The Center for Excellence in Community Mental Health is taking an assertive, multipronged approach to make certain that its patients get a fair shot at getting their shot.
The CECMH’s vaccination team, led by Dr. Austin Hall, has the goal of a rate of vaccination in its severely mentally ill population of around 1,600 individuals that exceeds the rate for the general public in North Carolina.
Mental health providers are often the most trusted source of health recommendations for this vulnerable group. In the COVID-19 pandemic, that trust has been more important than ever. The severely mentally ill are among the most high-risk groups for serious complications and death from Covid-19. They also are more susceptible to online and media health misinformation.
Early after approval of the first Covid-19 vaccine, the center began planning how it would support vaccine uptake in a population that, in a typical year, is only half as likely to get a flu shot compared to the general public. There is no one barrier to vaccination for the seriously mentally ill. Socioeconomic vulnerabilities, skepticism of the health system, fragmented care, and vaccine misinformation all play a role.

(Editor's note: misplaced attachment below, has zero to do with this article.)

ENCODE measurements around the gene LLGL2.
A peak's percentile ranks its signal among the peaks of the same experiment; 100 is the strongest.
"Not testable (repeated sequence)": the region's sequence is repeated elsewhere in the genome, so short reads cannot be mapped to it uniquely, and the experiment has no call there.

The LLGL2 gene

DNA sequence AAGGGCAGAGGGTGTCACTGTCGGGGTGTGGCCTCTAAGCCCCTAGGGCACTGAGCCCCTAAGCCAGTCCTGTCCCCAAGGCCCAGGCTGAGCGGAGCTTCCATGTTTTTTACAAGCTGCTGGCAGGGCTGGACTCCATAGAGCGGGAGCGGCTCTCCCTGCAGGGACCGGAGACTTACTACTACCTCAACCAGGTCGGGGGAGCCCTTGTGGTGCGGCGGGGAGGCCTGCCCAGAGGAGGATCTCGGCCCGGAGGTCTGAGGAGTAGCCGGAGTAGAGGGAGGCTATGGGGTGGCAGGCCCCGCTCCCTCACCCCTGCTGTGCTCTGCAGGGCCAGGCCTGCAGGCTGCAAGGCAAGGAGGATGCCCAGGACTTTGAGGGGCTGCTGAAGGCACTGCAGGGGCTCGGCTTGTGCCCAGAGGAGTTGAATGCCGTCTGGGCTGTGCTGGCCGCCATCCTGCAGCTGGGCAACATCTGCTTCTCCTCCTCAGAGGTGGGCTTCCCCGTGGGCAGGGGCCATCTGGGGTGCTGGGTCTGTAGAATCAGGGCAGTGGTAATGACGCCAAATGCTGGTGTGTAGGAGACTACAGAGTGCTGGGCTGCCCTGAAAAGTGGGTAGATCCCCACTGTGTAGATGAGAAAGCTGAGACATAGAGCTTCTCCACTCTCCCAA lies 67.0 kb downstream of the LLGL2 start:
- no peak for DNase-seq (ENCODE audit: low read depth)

Therefore, the center’s approach has been multifaceted. It has included advocating for reserved appointments for these individuals at vaccine clinics, on-site vaccination events at center locations, and the development of messaging for clinicians to use around vaccine hesitancy tailored to the needs of this population. Additionally, robust data-tracking and analytics, to identify opportunities for improvement, have supported the project throughout.
As of mid-May 2021, 51% of center patients had received at least one vaccine dose, just about 1% ahead of the rate of the general public in North Carolina. The center vaccine team’s efforts will continue through the summer and likely beyond.